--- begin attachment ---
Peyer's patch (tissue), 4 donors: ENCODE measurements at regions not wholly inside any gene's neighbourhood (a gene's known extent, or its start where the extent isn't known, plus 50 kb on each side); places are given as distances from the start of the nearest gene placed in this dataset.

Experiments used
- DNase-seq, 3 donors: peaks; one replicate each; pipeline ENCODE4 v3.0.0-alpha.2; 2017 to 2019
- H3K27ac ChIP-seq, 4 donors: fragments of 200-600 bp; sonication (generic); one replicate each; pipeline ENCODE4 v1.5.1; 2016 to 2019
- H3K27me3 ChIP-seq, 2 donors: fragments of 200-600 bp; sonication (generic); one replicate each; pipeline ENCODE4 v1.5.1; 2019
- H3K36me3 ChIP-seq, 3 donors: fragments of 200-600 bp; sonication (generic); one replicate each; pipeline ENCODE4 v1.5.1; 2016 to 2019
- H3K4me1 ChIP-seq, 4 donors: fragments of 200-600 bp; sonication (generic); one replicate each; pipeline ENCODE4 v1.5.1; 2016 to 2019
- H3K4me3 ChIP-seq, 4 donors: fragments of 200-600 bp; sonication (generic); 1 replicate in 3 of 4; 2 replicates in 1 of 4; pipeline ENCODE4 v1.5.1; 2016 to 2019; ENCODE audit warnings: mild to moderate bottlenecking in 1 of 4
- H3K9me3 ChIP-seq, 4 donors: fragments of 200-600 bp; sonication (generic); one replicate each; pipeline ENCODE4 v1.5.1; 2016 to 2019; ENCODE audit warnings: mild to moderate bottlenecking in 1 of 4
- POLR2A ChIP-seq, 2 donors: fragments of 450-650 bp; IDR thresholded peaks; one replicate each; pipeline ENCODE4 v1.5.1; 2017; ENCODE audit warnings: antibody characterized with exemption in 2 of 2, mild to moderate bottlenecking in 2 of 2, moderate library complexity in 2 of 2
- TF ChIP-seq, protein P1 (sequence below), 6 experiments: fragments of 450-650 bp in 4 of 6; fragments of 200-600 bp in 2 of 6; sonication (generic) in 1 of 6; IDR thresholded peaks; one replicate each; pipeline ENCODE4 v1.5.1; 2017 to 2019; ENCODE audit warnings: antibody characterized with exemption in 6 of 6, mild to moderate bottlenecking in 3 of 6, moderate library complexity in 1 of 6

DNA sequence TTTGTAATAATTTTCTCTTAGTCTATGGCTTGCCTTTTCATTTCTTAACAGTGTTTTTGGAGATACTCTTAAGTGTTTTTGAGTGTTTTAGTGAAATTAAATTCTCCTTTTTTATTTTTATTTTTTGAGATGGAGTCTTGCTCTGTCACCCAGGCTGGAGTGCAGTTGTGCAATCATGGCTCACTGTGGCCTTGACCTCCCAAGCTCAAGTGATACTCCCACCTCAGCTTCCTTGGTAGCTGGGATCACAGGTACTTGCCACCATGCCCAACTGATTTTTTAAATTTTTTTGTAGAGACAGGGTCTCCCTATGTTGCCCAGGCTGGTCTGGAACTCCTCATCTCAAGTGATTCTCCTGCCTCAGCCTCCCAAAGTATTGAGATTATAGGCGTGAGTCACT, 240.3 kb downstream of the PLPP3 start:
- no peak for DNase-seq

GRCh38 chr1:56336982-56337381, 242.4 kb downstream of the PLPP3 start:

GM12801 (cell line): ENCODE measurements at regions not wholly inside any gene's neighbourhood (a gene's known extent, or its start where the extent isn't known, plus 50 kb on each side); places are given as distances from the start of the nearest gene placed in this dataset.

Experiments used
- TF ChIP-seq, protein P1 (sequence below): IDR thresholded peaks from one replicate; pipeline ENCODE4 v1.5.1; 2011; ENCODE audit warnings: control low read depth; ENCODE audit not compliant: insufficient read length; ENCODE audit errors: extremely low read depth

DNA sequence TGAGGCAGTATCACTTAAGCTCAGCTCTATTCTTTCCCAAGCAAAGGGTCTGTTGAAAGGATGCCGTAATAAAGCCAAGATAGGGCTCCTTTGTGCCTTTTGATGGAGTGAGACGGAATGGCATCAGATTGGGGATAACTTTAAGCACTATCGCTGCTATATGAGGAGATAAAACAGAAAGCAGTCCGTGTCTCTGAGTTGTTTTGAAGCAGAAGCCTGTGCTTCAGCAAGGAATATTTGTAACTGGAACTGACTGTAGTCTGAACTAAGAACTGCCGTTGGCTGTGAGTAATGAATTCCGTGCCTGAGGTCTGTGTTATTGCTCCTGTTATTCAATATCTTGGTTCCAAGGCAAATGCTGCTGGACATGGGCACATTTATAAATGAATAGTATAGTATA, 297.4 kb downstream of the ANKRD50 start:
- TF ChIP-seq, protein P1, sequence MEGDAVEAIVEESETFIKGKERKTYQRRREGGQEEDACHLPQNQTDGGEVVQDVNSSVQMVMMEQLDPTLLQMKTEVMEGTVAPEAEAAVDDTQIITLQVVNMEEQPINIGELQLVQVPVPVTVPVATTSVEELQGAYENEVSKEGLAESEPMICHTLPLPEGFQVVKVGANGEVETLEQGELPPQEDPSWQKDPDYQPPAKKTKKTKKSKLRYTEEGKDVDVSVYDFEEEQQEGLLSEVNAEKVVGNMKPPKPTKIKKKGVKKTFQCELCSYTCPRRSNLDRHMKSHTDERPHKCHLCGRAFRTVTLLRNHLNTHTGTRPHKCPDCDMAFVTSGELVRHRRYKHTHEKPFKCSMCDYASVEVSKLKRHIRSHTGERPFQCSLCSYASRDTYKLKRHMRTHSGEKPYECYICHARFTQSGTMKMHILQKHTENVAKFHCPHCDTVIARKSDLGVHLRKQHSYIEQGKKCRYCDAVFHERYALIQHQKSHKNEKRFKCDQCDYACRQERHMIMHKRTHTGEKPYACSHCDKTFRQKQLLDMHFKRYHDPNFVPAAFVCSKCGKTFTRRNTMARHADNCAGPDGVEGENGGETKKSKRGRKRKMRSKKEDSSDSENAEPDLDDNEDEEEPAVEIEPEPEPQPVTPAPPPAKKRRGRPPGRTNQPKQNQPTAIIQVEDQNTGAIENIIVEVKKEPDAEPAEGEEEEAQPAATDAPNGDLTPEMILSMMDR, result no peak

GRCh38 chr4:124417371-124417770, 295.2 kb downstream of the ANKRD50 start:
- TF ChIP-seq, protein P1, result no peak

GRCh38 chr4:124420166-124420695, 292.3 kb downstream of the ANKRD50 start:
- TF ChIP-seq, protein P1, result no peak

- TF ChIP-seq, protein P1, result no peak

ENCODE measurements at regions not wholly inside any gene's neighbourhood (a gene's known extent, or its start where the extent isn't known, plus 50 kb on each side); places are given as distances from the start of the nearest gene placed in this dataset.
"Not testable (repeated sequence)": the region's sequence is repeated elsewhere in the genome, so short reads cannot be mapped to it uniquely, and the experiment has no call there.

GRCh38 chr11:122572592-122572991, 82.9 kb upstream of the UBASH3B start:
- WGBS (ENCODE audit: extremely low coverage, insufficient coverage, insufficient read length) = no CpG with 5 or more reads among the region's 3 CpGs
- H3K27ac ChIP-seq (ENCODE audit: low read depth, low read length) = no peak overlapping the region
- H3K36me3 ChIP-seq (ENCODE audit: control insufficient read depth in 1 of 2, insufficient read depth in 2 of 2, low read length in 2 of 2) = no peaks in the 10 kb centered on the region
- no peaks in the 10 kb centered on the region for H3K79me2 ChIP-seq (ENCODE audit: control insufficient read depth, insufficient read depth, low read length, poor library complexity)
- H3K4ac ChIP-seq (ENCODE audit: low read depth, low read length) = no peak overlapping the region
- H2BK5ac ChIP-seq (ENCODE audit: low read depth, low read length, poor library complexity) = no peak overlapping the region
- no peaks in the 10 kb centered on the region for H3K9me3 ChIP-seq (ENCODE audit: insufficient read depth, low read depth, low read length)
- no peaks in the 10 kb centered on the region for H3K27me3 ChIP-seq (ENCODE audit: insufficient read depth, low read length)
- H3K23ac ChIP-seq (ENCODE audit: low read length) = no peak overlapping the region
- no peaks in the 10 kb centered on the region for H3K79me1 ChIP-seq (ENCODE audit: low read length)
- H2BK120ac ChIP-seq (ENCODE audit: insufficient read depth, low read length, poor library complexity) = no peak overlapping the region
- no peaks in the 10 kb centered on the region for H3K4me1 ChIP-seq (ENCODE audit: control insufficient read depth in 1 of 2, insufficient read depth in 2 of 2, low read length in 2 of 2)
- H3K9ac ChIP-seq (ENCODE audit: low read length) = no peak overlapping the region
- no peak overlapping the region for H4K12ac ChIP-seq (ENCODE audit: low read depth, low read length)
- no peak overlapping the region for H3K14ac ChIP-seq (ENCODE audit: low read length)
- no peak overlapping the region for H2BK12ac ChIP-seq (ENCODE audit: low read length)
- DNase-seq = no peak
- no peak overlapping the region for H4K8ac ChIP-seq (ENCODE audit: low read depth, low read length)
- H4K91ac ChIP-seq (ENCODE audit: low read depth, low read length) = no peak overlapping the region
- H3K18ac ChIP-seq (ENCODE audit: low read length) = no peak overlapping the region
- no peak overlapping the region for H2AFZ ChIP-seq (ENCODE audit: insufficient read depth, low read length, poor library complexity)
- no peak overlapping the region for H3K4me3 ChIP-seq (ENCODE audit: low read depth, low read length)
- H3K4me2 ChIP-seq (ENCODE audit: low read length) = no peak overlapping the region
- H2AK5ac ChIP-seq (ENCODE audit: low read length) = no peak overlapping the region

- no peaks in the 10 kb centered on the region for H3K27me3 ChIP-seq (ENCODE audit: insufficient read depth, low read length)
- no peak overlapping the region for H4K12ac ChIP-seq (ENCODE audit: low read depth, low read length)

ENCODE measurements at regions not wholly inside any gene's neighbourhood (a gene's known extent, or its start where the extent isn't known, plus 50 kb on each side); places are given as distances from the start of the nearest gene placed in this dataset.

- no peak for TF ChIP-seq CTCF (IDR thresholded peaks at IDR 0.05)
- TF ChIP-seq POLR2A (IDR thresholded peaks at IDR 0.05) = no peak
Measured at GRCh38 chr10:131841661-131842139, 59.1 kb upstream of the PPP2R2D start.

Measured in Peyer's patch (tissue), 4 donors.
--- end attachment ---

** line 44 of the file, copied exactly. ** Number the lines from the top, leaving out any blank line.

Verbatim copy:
- DNase-seq = no peak